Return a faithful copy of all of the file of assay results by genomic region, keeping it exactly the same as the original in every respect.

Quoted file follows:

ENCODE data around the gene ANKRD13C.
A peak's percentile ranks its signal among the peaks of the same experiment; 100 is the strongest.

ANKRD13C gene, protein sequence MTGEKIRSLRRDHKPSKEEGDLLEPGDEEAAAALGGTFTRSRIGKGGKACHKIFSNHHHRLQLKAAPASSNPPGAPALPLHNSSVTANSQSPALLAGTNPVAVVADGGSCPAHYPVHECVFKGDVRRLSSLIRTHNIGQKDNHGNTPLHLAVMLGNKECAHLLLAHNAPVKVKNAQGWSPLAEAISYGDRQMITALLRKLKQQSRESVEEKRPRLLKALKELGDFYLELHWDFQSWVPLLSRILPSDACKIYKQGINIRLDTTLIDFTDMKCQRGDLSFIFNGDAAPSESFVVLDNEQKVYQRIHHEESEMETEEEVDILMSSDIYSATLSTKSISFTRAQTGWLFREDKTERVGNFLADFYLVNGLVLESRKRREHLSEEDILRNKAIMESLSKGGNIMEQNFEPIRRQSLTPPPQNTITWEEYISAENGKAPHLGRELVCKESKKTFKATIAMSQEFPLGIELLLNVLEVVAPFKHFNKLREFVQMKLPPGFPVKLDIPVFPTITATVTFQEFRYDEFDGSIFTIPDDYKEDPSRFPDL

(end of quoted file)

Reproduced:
ENCODE data around the gene ANKRD13C.
A peak's percentile ranks its signal among the peaks of the same experiment; 100 is the strongest.

ANKRD13C gene, protein sequence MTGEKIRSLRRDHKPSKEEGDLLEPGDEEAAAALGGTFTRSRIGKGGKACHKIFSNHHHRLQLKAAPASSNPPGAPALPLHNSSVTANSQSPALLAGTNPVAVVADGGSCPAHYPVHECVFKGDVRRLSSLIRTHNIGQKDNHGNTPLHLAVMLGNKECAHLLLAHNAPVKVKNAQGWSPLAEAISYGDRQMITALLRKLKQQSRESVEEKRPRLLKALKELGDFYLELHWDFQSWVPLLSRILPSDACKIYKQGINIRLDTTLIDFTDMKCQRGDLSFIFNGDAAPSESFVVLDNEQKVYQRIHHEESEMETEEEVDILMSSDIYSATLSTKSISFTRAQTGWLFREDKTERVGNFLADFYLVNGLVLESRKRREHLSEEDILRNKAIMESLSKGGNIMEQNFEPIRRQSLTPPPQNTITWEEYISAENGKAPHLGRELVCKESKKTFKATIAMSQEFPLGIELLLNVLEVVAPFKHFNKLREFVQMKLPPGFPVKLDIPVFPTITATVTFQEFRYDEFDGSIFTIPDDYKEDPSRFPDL